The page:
"Now I'm a Families Link Worker, working on a new project especially for affected others. Alongside free counselling services is a holistic support package where people can attend and experts will signpost people to help, or broker an engagement on behalf of others.

"We're empowering people like me, who felt powerless. That's massive, imagine what that does for your mental health.

It gives you some control back and it means you won't have to be sat on a phone for five hours a day like me."

Poorly understood and under-reported

TV doctor Dr Hilary Jones said: “Despite impacting a significant number of people, gambling harms are often poorly understood and under-reported. This is partially because the impact harmful gambling can have on people’s lives is incredibly varied, complex, and too often hidden.

"Being one of the estimated 1.4 million experiencing harms from gambling could mean you may be struggling with a number of consequences which go far beyond just financial debt, and could include both mental and physical health.”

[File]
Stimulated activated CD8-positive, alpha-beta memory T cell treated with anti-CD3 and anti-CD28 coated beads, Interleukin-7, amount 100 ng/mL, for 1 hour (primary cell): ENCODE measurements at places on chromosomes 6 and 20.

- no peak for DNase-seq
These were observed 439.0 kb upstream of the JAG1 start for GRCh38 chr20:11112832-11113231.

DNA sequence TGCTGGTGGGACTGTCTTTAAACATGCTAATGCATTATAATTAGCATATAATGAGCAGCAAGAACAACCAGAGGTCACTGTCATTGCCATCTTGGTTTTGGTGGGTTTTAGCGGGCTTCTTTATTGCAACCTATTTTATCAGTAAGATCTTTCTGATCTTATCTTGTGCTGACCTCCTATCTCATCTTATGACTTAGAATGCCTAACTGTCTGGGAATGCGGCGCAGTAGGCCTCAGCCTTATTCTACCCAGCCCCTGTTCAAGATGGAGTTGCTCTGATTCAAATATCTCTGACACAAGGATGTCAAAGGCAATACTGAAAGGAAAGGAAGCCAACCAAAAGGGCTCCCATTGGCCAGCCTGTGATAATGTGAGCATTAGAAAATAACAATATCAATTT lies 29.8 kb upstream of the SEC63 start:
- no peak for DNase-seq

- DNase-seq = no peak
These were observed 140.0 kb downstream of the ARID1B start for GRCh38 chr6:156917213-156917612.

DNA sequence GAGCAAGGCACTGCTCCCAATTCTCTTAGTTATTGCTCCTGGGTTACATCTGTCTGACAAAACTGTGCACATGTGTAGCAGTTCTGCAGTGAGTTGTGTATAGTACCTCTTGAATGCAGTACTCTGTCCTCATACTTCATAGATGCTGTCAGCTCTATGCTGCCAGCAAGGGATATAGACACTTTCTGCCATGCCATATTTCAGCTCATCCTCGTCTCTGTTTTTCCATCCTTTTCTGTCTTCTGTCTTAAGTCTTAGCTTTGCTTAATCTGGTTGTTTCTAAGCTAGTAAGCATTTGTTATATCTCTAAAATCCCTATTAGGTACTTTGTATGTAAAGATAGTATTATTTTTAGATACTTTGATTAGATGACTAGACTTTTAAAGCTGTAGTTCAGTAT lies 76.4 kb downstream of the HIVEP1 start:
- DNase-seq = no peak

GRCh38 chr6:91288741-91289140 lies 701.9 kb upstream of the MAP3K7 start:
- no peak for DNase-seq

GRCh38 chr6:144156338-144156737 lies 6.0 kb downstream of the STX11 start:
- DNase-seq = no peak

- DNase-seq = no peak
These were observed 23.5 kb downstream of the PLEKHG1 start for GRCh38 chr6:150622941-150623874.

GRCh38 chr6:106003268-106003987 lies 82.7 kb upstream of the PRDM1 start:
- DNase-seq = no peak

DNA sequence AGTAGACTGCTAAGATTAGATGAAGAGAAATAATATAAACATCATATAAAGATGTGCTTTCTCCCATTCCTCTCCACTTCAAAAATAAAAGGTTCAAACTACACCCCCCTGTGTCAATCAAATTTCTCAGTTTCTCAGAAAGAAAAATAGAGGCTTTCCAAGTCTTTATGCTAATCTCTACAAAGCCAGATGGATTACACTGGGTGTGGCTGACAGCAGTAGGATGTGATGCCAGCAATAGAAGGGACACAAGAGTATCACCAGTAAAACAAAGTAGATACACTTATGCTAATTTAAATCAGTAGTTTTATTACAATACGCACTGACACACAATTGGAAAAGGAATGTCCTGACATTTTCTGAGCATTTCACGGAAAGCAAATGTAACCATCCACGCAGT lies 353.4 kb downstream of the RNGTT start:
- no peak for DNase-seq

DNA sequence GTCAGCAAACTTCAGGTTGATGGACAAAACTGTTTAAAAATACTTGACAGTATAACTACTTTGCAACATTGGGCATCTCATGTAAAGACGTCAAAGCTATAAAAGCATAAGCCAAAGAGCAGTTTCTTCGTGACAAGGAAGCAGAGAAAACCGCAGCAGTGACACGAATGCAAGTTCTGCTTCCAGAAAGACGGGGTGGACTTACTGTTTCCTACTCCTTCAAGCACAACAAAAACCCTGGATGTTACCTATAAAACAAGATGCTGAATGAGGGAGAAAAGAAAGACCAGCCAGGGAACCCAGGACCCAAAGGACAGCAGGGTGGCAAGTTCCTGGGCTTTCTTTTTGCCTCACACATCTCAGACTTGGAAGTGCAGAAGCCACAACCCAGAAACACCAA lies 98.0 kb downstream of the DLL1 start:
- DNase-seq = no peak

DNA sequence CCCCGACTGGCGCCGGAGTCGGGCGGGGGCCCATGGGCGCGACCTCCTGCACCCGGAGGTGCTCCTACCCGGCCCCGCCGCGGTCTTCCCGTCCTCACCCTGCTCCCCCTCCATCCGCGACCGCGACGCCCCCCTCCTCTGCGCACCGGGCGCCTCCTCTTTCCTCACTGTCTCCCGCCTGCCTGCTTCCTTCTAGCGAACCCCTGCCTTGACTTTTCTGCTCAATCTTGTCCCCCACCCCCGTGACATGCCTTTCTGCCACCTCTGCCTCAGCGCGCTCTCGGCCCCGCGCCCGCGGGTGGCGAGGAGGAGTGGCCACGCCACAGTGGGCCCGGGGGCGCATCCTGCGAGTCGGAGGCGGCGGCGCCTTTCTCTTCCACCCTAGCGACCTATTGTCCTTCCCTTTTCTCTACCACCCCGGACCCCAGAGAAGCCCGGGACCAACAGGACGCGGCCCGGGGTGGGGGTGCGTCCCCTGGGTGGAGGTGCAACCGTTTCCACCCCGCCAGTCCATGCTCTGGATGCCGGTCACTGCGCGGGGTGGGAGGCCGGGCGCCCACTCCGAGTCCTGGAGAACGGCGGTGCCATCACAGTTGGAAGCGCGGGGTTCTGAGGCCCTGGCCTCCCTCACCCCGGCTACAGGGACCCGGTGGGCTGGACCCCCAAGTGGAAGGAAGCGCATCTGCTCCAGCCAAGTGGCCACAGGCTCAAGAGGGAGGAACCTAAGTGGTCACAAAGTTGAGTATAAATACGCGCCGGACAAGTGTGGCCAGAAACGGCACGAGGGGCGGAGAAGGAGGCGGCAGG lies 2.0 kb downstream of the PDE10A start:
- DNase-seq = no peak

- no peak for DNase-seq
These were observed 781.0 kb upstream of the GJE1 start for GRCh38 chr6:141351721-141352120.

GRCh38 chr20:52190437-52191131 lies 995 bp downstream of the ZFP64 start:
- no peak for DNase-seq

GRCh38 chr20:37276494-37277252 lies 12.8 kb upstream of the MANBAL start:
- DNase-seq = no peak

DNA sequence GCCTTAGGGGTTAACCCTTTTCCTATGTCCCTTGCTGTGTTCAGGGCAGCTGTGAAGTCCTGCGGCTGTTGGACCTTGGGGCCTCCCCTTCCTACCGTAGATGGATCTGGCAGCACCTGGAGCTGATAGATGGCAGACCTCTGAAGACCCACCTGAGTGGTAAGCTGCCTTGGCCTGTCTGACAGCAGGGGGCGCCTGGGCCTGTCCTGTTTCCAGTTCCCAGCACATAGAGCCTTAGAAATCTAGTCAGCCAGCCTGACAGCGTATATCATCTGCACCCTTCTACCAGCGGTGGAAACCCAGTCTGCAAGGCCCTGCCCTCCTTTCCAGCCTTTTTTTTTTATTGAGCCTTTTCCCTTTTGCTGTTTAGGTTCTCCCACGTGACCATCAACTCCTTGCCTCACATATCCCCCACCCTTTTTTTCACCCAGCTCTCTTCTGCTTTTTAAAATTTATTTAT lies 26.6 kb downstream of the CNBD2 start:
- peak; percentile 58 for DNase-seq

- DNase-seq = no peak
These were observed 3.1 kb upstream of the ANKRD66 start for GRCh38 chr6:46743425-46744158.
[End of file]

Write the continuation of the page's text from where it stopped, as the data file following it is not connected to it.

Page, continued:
Zoë Osmond, CEO of GambleAware said: “For many years, the National Gambling Treatment Service has been working in partnership with the NHS and other organisations to provide free, confidential support that is effective and easy to access.

"While we’re proud to have enabled over 200,000 people over the past six years to get the help they need, we know there are many more out there who also need help. Our message to anyone struggling or worried about their loved ones is that you are not alone. If gambling is taking up too much of your life, call the helpline or use the online chat, both available 24/7, and speak to the experts someone today.”

Anyone wanting to get help or support for themselves or another, can contact the National Gambling Helpline on 0808 8020 133. The service is free, confidential, and open 24 hours a day.